Wednesday, June 3, 2009

Economics: Sin as an Irrelevant Concept?

TORONTO, ONTARIO - In an hour of the On Point radio program on Monday discussing the bankruptcy of General Motors, guest Allan Meltzer of Carnegie Mellon and the American Enterprise institute made the statement: "Capitalism without failed companies is like religion without sin--it doesn't work." While I ironically agreed with much of his assessment of the government intervention in the auto industry, this kind of statement is exactly why I often lose respect for the right wing in the United States--they often don't see how their cultural perspective gets in the way of their own ideology, even when their logic is actually sound.

On its face, Meltzer's statement could be easily seen as culturally arrogant. Many non-western religions do not contain a concept of sin, at least in explicit terms, and thus practitioners could hear their religion being called non-functional. Buddhists, for example, who fundamentally believe in enlightenment by being freed from desire and hence suffering, would find it pretty hard to believe that an explicit system of divine moral codes is necessary as the foundation of religious faith. What a number of non-Abrahamic faiths tend to share is not a set of moral rules, but a sense of achieving balance with world, which is often situational rather than absolute.

Yet, that's not what really bothered me about the statement, as an educated person from a faith without an explicit concept of sin should still be able to understand the meaning of the statement. The concept of feeling "bad" (out-of-balance if not guilty) for doing the "wrong thing" (whether categorized as a sin or not) is a nearly universal concept, so the use of what sounded to me like Catholic vocabulary should be not be taken as an insult by people from other cultures when Meltzer likely would be just as happy with a more general concept in his analogy.

What bothered me was that the mind-set of sin seems in conflict with the free market economics Meltzer was trying to espouse. Human beings are expected to feel guilty (or "bad") when they realize that they have done the wrong thing and then make some effort to repent or otherwise be forgiven (or come back in balance). Corporations and businesses have no capacity to feel guilty, or really to feel anything at all. If they do the wrong thing, there is no incentive to repent--in fact, unless laws require them to do something, the boards of public corporations have a legal responsibility to their shareholders to NOT do anything that would reduce profits. Only in the most direct of consumer markets--where customers can become upset with a company and boycott its products--can the free market actually lead to changed behavior, and in some sense that kind of emotional behavior is even against the view of a rational free market, in which consumers base their decisions on the qualities (cost and utility) of the products in the markets alone.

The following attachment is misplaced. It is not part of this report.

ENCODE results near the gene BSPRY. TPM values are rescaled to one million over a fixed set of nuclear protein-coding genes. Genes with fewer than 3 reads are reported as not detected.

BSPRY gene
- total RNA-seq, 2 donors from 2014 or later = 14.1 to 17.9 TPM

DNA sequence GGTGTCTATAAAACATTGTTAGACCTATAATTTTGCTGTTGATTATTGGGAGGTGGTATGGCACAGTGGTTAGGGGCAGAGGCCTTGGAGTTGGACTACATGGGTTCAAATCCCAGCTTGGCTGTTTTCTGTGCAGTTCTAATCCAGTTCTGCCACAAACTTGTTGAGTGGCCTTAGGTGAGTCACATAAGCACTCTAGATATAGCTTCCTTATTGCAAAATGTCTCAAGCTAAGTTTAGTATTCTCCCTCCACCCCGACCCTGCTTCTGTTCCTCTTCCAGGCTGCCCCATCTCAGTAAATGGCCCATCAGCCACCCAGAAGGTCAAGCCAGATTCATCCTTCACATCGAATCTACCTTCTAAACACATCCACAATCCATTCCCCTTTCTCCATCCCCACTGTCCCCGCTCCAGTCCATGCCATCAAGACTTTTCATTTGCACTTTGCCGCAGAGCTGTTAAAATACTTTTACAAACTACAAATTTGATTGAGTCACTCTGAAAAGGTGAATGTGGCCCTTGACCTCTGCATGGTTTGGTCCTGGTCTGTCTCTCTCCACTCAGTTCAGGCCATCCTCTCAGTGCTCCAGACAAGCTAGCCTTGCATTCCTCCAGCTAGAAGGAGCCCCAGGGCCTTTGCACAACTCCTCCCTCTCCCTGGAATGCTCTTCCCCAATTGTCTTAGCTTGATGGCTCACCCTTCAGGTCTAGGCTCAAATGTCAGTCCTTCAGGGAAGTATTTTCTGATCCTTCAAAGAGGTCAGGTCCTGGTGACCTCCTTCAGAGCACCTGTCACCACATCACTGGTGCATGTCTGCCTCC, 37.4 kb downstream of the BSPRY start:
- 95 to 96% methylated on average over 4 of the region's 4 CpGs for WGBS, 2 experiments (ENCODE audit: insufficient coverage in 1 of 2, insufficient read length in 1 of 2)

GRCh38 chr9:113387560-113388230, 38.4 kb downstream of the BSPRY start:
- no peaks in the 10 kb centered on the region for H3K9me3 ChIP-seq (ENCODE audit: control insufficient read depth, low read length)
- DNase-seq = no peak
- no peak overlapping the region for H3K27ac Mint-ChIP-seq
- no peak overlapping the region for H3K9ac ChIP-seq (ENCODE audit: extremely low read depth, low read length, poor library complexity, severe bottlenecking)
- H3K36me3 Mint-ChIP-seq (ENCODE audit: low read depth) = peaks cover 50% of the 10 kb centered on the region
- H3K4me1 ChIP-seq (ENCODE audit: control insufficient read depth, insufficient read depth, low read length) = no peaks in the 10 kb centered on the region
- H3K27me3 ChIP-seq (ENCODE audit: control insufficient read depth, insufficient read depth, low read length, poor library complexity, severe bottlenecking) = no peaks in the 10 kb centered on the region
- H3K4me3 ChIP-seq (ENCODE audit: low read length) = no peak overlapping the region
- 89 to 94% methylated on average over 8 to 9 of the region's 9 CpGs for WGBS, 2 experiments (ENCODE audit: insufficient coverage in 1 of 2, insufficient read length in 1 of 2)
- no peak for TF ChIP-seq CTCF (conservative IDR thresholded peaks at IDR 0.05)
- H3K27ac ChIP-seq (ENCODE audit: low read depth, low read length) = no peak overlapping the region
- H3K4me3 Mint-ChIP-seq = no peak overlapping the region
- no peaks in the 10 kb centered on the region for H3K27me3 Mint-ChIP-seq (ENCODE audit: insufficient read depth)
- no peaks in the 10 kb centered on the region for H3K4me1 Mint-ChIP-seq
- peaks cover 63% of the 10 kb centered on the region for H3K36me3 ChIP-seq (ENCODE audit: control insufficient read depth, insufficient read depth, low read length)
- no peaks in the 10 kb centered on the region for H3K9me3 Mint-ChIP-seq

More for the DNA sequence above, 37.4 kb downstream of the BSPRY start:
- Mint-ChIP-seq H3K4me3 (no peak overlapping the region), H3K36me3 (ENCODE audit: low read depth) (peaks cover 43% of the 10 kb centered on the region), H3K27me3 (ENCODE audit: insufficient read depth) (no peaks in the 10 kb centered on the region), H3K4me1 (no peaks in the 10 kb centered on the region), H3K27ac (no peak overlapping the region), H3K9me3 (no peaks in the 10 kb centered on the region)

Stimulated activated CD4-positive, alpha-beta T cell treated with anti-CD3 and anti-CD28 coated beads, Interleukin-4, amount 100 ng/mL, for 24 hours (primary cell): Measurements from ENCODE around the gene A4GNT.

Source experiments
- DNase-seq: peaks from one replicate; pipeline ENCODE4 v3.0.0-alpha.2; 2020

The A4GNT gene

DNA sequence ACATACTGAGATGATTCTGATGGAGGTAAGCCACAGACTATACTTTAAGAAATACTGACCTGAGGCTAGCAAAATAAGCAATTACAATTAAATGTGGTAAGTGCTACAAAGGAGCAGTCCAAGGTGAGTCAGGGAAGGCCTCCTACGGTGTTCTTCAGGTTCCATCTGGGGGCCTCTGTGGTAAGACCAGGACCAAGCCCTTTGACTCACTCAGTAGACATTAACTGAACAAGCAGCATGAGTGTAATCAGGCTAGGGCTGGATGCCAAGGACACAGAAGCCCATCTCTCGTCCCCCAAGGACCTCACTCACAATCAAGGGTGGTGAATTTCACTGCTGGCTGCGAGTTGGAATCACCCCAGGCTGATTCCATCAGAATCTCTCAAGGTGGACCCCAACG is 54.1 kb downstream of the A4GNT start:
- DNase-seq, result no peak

The right wing often seems to think that a free market without government regulation actually will be self-correcting, that corporations will somehow "repent" for any "sins" that they commit. Yet, without laws and regulations holding the companies accountable for actions against the interest of society, that correction won't occur. This fundamental conflict between free-market and Christian thought is not necessarily unresolvable, but is rarely acknowledged and I suspect leads to problems making laws that adequately reflect either perspective or a balance thereof.

Again, I don't think any of this has much, if anything, to do with the government rescues of Chrysler and General Motors, which are about direct government intervention and not regulation. Yet, by invoking Christian rhetoric that points to what I consider a fundamental disconnect, I am led to wonder about quality of the rest of his logic, even if I started out inclined to find it sound (and, ultimately, do find it so). Such is the real danger of invoking the concept of sin in an free market economic context.

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